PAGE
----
The murder occurred in Pennsylvania at the old home farm of John Hochstetler Sr, located in Pennsylvania on March 4, 1810. The members of the family reported that they did not know whom to suspect, as there was no person seen in or about the house that night, yet in some unaccountable way the blame was fixed on Solomon Hochstetler, John's brother. Solomon Hochstetler had a family and resided about two miles from the scene on a farm. The events of that evening were described as follows. John went to his sugar camp, located about seventy or eighty yards from his house, at about one hour after nightfall. John's wife, Magdalena, and Barbara Lehman, the unmarried sister of Magdalena, also went to the sugar camp approximately a half hour after John did. They left John and Magdalena's baby daughter, Susan, asleep in her cradle, covered with a feather blanket. They had secured the cradle with a piece of homemade tape. At 2 am the family returned to the house from the sugar camp, they discovered the tape securing the cradle broken, the child removed from the cradle, and the cover was turned over to one side. They searched the house and discovered their baby daughter suffocated under a mattress. They concluded the child was murdered by placing her there and holding the mattress down until she suffocated.
Solomon Hochstetler Suspected
It seems that Barbara Lehman, a sister of John's wife, was responsible for fixing the blame on Solomon Hochstetler, it being well known that later she claimed she saw Solomon prowl about the premises, that she recognized him by the peculiar color of the hunting shirt he wore. With a lantern she went to the barn with John to get a horse (as he feared to go alone) to go for help after the child was found murdered. While he was gone, Barbara and her sister remained in the house and again she saw someone peep in at a window. She picked up a stick of wood and made for the window when the face disappeared, and again she took it to be Solomon. The alarm spread and neighbors gathered, and one man observed someone standing by the fire at the sugar camp wearing a broad rimmed hat, which corresponded with Solomon's hat, but then all Amish men wore such hats. John and his wife were the more ready to believe Solomon guilty because it happened they were not on good terms at the time.
Solomon's Proposed Test
It was not until after the child was buried that Solomon learned he was seriously blamed. Then he demanded that the child be exhumed, and he would prove his innocence by touching it in the presence of all, but the father of John and Solomon protested, and it was not done. People in those days firmly believed if a murderer were to touch his victim there would appear some sign of blood, some manifestation. Although Solomon's wife was known for truth and veracity, and she testified that he was at home that evening and was never away from the house all night, still the blame rested upon him. Excepting his immediate family, nearly all his relatives believed him guilty. He had not yet become a member of the church, and now this stood in his way; his brother could never be reconciled with him. About fourteen years later, the mother of the child died. John married a second time, and in 1834 moved to Holmes County Ohio, locating at the edge of Mt Hope. Solomon had moved to Walnut Creek Township of the same county in 1812, but John would never go to see him, nor was Solomon welcome to visit John, who died in 1856 without being reconciled with his brother, Solomon.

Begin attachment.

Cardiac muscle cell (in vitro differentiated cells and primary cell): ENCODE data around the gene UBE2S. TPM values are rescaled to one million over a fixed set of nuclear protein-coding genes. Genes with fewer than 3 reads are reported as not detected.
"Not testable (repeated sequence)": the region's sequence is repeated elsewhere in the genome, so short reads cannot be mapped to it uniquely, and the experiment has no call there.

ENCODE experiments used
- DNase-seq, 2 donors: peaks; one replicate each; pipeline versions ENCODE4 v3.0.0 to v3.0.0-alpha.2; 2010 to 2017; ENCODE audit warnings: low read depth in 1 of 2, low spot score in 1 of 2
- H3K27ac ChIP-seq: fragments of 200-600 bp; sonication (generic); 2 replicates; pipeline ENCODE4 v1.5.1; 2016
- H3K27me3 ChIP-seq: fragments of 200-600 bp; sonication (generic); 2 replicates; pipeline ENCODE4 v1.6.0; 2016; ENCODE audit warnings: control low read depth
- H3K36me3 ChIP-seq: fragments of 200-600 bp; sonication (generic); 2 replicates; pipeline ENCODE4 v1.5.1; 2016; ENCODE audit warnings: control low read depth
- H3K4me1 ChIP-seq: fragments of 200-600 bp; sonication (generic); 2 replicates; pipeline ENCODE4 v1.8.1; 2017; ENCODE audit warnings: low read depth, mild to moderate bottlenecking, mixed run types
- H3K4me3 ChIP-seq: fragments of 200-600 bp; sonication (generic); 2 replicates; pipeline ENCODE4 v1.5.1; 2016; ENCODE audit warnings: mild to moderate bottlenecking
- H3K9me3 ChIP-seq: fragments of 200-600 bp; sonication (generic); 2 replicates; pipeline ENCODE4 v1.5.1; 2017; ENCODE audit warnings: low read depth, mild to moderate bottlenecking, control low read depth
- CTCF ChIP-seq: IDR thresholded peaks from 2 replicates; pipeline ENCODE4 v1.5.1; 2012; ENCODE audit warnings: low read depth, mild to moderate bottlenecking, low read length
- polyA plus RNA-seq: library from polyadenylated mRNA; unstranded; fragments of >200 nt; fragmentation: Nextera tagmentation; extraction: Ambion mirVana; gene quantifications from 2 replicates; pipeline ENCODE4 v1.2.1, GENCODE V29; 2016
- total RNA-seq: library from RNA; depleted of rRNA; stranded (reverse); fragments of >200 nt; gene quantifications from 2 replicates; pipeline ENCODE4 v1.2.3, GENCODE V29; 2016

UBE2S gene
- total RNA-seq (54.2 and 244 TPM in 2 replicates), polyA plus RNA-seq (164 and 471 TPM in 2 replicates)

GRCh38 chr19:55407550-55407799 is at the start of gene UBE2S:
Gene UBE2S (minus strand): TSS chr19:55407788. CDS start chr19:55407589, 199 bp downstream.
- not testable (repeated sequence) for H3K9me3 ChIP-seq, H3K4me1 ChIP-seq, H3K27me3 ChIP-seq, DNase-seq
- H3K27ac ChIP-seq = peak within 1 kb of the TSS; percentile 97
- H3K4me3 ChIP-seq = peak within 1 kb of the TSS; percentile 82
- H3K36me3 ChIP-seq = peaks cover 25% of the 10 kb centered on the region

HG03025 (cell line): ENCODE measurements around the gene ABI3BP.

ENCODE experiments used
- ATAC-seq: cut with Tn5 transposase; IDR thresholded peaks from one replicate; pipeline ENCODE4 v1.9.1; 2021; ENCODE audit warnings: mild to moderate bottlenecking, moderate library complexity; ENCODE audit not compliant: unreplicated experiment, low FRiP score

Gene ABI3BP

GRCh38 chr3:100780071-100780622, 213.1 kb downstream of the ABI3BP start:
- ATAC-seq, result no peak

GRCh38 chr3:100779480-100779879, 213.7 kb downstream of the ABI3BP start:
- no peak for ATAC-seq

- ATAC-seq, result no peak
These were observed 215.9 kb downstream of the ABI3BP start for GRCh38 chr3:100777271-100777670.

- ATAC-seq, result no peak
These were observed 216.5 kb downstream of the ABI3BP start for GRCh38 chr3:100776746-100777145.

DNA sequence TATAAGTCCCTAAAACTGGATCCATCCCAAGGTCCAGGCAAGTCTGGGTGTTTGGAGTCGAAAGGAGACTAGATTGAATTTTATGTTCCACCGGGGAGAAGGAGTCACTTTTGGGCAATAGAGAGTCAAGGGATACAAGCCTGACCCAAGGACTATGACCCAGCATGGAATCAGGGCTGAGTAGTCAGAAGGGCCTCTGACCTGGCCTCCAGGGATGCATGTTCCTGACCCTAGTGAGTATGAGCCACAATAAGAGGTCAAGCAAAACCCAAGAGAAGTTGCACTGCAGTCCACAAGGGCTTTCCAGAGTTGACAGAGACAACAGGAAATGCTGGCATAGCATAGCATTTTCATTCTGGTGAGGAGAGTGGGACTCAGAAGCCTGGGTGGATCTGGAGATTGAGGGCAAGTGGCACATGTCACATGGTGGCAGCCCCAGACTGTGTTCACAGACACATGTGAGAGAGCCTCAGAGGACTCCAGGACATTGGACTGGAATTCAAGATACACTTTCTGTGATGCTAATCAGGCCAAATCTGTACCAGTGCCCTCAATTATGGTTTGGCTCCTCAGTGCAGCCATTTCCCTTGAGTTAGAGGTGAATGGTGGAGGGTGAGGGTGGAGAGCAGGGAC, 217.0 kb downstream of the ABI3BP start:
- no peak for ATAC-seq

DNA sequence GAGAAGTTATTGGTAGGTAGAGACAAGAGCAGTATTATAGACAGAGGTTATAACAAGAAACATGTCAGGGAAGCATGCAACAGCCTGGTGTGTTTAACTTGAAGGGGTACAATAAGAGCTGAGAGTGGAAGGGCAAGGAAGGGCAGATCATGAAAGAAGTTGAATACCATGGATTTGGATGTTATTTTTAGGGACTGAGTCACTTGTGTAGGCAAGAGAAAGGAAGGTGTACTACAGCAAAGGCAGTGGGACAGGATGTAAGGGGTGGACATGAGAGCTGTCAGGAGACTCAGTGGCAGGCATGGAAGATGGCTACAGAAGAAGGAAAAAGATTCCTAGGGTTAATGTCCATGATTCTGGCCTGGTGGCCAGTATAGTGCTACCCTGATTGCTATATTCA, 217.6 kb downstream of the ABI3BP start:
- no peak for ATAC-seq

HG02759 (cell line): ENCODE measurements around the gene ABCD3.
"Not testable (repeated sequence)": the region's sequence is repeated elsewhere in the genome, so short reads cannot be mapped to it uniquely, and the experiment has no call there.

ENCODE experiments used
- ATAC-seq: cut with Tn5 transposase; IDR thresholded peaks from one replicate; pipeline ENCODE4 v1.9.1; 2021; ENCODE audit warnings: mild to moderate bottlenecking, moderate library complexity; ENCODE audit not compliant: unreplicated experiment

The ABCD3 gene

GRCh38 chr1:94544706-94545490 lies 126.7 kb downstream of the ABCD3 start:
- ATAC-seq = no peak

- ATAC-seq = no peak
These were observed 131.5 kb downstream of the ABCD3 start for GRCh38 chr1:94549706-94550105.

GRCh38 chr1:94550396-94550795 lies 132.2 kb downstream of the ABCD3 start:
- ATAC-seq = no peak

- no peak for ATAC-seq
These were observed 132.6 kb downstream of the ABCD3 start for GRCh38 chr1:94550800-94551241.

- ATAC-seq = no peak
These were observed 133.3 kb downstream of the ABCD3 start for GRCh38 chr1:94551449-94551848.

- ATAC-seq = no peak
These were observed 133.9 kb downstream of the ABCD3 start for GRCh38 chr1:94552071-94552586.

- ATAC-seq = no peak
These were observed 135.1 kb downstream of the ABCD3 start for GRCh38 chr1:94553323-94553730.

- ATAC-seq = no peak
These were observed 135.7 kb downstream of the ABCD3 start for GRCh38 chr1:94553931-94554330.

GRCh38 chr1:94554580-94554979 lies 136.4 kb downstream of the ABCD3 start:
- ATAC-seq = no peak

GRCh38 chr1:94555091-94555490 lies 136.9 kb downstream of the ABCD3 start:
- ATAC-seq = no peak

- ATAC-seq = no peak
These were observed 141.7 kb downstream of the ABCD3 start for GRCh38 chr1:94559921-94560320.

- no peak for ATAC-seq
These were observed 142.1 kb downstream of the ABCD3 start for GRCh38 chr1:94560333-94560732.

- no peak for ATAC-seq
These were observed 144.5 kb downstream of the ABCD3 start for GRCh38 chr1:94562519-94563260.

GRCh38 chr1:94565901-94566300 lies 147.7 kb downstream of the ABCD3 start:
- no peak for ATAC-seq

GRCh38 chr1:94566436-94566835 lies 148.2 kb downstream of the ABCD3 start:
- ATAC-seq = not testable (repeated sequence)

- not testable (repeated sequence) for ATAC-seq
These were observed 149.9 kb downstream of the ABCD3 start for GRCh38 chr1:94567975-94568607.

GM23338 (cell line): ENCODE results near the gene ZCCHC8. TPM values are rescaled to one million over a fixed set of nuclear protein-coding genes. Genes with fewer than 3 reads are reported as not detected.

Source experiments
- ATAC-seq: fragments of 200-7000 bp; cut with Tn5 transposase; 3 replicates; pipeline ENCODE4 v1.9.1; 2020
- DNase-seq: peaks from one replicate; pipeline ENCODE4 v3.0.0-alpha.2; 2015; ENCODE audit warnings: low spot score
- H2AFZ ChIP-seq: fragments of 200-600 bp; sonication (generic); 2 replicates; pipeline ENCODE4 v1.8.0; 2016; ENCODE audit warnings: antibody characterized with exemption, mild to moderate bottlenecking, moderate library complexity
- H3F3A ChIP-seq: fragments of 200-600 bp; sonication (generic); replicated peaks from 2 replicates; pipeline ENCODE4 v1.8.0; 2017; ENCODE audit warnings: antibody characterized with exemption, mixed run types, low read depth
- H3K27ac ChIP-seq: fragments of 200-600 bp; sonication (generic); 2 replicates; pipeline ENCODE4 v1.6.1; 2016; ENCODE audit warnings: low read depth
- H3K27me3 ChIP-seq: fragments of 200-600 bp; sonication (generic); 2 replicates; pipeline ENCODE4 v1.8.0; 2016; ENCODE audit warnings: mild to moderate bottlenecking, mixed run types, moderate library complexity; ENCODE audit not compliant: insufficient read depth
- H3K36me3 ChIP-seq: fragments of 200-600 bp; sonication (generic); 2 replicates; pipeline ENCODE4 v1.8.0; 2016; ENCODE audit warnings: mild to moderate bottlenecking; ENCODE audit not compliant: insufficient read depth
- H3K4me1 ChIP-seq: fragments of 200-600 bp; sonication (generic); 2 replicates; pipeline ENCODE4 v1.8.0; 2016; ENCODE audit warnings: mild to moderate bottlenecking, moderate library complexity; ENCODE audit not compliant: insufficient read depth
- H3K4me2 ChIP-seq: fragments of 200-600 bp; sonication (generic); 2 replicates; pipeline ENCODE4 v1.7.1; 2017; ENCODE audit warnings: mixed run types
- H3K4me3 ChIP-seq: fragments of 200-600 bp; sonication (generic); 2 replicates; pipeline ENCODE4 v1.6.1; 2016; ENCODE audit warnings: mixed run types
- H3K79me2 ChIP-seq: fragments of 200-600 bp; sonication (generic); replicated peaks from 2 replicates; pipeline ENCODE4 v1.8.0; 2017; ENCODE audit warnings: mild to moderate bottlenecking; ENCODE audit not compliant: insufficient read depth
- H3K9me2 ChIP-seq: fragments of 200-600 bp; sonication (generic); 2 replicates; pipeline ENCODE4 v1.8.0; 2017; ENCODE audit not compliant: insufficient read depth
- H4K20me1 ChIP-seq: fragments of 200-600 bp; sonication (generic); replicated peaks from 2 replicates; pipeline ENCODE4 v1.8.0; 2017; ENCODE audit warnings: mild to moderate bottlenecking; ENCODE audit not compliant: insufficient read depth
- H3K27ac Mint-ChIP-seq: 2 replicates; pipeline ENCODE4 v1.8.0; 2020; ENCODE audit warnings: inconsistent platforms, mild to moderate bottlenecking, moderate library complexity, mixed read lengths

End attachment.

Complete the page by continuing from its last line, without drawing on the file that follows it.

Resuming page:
Fifty years had passed, but the event was in no wise forgotten. When Henry Yoder was over seventy years old, now residing in Wayne County, Ohio, being so sick that he believed he would die, called his minister to his bedside and made the confession that he killed the child of John Hochstetler, for which Solomon was blamed. Speedily the news was conveyed to Solomon, who upon hearing it wept like a child, and only wished his brother, John, was living so that he could go and see him and have a handshake. Henry Yoder recovered and lived for several years.
Henry Yoder was desperately in love with Barbara Lehman, which was not reciprocated, and he blamed John and his wife for alienating Barbara against him, in which he was not mistaken. The fourth of March 1810, was Sunday, when evidently he expected to have a chance to press his case; and seeing both Barbara and her sister going to the sugar camp, he thought she was trying to dodge him, and in this evil hour committed a deed that haunted him all his lifetime, and dear little Susan, became the innocent victim. Whether Barbara Lehman was honestly mistaken, or whether she was trying to shield a rejected suitor, remains a matter of doubt, but Yoder after his confession, said he wore just such a hunting shirt as Solomon, yet the question remains why did she not tell the jury, or if she did why did the jury not mention it in their finding. Because Henry confessed the murder to a minister, the testimony of the minister was not permitted in court as he was a spiritual advisor. The other factor was nearly all involved had died and so there was no way to verify the facts outside of the confession. Because of this, Henry Yoder was never prosecuted.
Sources: Descendants of Jacob Hochstetler, the immigrant of 1736, Harvey Hochstetler